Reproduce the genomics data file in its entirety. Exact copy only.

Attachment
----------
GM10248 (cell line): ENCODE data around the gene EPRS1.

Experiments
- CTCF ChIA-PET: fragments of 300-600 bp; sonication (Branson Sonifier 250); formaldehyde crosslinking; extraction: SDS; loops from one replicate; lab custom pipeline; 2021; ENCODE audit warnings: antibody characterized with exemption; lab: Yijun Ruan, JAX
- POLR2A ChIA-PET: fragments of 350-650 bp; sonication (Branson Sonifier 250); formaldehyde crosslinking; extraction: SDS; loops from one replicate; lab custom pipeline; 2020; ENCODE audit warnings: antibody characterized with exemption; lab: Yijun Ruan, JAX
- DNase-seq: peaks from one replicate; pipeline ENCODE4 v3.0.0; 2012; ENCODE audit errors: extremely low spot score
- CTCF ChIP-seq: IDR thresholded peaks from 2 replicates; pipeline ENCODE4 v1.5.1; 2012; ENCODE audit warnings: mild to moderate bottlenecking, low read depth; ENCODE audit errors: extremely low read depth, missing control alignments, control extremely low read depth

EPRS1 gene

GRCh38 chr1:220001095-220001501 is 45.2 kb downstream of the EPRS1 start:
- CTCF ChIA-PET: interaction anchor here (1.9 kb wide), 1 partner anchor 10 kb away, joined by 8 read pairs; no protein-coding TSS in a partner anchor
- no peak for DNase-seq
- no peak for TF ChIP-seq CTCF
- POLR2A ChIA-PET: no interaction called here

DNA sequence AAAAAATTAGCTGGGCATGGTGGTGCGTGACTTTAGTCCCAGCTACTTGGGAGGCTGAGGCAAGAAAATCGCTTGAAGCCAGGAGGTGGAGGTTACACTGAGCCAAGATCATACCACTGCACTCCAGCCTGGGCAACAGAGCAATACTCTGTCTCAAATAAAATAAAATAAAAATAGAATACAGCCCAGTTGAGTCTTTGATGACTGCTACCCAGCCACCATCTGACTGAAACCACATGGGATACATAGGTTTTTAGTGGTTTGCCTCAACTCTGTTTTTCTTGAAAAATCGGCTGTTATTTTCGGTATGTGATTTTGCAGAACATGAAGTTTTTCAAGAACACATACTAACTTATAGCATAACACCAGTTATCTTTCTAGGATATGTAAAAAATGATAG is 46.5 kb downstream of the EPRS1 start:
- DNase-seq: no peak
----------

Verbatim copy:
GM10248 (cell line): ENCODE data around the gene EPRS1.

Experiments
- CTCF ChIA-PET: fragments of 300-600 bp; sonication (Branson Sonifier 250); formaldehyde crosslinking; extraction: SDS; loops from one replicate; lab custom pipeline; 2021; ENCODE audit warnings: antibody characterized with exemption; lab: Yijun Ruan, JAX
- POLR2A ChIA-PET: fragments of 350-650 bp; sonication (Branson Sonifier 250); formaldehyde crosslinking; extraction: SDS; loops from one replicate; lab custom pipeline; 2020; ENCODE audit warnings: antibody characterized with exemption; lab: Yijun Ruan, JAX
- DNase-seq: peaks from one replicate; pipeline ENCODE4 v3.0.0; 2012; ENCODE audit errors: extremely low spot score
- CTCF ChIP-seq: IDR thresholded peaks from 2 replicates; pipeline ENCODE4 v1.5.1; 2012; ENCODE audit warnings: mild to moderate bottlenecking, low read depth; ENCODE audit errors: extremely low read depth, missing control alignments, control extremely low read depth

EPRS1 gene

GRCh38 chr1:220001095-220001501 is 45.2 kb downstream of the EPRS1 start:
- CTCF ChIA-PET: interaction anchor here (1.9 kb wide), 1 partner anchor 10 kb away, joined by 8 read pairs; no protein-coding TSS in a partner anchor
- no peak for DNase-seq
- no peak for TF ChIP-seq CTCF
- POLR2A ChIA-PET: no interaction called here

DNA sequence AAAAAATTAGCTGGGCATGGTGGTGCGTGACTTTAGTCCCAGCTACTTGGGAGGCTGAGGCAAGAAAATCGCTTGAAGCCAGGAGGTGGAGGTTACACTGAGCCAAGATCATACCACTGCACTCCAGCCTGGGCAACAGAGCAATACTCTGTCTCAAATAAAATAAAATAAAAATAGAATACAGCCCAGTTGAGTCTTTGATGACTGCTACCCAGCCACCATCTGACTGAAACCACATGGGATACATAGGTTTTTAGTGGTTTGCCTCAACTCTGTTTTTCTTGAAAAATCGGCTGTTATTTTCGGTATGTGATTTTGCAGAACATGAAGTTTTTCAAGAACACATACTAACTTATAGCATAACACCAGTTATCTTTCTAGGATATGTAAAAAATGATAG is 46.5 kb downstream of the EPRS1 start:
- DNase-seq: no peak